Control of Substances Hazardous to Health Regulations - Every year, thousands of people experience injuries or ill health caused by hazardous substances and, in some cases, contract serious diseases such as asthma or dermatitis. For this reason, it is essential that the use of hazardous substances is controlled in the workplace.
In this article, we will look at the COSHH Regulations and explore some of their key takeaways.
COSHH is a set of regulations that are designed to protect employees from experiencing harm or ill health from any hazardous substances that they use at work. They do this by placing a number of responsibilities on employers and employees, which we will explore later in this article.
COSHH stands for the Control of Substances Hazardous to Health Regulations 2002.
There are a large number of substances covered by the Control of Substances Hazardous to Health (COSHH) Regulations 2002. More specifically, the regulations state that a hazardous substance is any one of the following:
In practice, this means that almost any substance that could harm human health is considered to be a hazardous substance for the purposes of the COSHH Regulations.
Regulations 6 - 13 of the COSHH Regulations outline several things that employers must do in order to protect the health of its employees who work with hazardous substances. We will explore each of these regulations, and their requirements, below.
Before their employees carry out work with hazardous substances, regulation 6 of the COSHH Regulations require that employers carry out a 'suitable and sufficient' risk assessment.
The assessment must identify the risks associated with the substances, and determine the measures needed to comply with the COSHH Regulations and protect those using them. There are several things that should be considered while completing this assessment, including:
If you would like to learn more, consider taking our Online Risk Assessment Training Course.
This regulation requires employers to prevent its employees from being exposed to hazardous substances or, where this is not possible, control their exposure to these substances as much as they can.
There is a broad hierarchy of control that outlines an order in which control measures should be considered:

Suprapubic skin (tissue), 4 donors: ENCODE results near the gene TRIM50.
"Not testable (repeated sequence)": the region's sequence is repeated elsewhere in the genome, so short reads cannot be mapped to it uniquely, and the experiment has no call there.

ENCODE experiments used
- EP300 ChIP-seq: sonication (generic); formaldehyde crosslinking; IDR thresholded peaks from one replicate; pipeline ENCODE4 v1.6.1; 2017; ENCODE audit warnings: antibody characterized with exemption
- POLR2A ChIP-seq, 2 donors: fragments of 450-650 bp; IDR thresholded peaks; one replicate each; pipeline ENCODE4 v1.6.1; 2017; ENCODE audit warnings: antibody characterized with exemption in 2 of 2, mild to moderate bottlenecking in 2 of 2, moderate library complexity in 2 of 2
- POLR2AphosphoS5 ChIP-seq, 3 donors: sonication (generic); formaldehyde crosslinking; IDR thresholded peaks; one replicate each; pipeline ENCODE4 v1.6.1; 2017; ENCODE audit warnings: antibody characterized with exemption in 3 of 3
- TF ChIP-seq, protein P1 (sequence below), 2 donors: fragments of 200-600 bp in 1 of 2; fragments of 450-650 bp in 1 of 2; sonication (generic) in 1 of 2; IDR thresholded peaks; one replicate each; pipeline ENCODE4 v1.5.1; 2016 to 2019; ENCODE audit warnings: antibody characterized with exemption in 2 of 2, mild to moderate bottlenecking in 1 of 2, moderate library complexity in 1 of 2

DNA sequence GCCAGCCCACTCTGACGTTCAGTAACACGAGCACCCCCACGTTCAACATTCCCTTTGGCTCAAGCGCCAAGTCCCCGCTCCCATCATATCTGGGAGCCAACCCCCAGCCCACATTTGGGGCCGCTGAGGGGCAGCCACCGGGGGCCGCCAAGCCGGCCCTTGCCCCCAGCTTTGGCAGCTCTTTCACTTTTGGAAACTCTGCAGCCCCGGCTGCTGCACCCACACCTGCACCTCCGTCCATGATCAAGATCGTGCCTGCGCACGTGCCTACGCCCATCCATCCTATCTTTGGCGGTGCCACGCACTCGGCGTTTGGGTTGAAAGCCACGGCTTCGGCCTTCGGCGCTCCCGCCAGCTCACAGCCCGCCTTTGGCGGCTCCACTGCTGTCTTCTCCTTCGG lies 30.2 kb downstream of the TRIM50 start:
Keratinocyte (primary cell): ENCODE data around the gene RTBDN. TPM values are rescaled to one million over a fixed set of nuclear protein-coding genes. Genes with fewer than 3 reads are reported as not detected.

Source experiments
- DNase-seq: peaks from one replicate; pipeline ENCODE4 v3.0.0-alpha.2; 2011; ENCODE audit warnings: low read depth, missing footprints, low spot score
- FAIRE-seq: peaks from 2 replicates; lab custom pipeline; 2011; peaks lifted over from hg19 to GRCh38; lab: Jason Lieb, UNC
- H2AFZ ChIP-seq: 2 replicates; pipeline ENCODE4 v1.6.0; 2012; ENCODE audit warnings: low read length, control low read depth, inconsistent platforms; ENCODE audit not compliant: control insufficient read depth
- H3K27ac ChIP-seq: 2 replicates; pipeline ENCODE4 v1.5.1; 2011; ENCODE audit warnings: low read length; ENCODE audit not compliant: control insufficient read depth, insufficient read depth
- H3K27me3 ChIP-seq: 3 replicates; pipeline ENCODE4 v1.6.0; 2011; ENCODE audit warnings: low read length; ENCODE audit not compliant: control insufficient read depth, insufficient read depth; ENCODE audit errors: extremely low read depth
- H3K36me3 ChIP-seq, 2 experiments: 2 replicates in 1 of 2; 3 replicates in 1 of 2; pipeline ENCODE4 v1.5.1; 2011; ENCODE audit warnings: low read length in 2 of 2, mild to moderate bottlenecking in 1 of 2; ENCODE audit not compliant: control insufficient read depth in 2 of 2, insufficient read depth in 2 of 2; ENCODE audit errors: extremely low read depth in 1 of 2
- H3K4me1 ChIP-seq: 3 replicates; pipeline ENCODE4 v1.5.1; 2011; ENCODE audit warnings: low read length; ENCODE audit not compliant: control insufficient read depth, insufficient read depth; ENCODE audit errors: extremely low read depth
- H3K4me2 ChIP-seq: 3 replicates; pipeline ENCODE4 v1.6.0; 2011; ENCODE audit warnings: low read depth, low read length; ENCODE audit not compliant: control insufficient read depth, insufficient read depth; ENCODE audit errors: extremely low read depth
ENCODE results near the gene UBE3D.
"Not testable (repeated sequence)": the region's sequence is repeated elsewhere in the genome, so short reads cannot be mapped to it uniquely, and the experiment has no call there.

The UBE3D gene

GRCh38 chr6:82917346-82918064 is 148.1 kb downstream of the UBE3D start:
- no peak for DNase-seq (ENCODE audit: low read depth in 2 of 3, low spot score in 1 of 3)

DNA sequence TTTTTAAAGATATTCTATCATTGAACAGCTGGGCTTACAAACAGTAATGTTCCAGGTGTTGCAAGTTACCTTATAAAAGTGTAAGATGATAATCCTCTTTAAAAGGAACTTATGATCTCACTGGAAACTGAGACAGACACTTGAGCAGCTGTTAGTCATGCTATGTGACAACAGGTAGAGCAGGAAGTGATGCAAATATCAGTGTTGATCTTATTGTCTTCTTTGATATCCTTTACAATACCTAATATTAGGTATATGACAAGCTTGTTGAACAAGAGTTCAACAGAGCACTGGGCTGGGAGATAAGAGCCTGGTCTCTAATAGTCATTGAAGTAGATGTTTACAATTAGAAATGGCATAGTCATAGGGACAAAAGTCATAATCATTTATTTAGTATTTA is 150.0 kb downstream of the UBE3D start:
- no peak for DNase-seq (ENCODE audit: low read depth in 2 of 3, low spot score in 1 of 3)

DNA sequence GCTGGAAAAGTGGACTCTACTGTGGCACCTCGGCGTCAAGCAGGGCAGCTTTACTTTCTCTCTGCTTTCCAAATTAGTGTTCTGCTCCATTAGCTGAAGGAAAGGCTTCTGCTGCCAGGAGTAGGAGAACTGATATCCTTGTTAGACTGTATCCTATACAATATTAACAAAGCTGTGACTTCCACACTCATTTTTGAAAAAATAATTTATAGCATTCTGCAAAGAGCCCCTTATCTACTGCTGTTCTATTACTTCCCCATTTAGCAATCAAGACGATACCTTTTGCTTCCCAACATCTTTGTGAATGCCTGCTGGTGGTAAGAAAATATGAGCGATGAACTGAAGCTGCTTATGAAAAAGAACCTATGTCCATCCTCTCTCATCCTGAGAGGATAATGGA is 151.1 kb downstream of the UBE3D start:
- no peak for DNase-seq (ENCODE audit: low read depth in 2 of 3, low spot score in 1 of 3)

Regulations 8 and 9 are similar in function, and require employers to ensure that control measures are used correctly, and are maintained, examined and tested as needed.
The steps an employer must take to comply with these regulations will vary significantly. This is because there are a wide range of control measures that can be used to limit exposure to hazardous substances, which will all have different maintenance and testing needs.
Regulation 8 also requires employees to make full use of the control measures that their employer has provided, and report any issues or defects that they identify as soon as possible.
Regulation 10 requires that, where necessary, employers provide exposure monitoring to assess the extent of its employees’ exposure to hazardous substances.
Specific information on what exposure monitoring looks like, and who is responsible for carrying it out, can be found on the HSE website.
This regulation requires employers to provide health surveillance to its employees if necessary. Not all employees need to have their health monitored - it is usually reserved for those that use a substance that is likely to cause an identifiable disease or adverse health effect.
Health surveillance is an important process, and is used to:
Anyone who works with hazardous substances must be provided with 'suitable and sufficient information, instruction and training'. This includes information on:
Regulation 13 requires employers to have appropriate arrangements in place to deal with any accidents, incidents or emergencies that may occur. The exact arrangements will vary between employers, but should include:
At Commodious, we offer a COSHH Awareness course that is designed to provide employees with the information they need to work safely with hazardous substances. To find out more about this course, use the link below: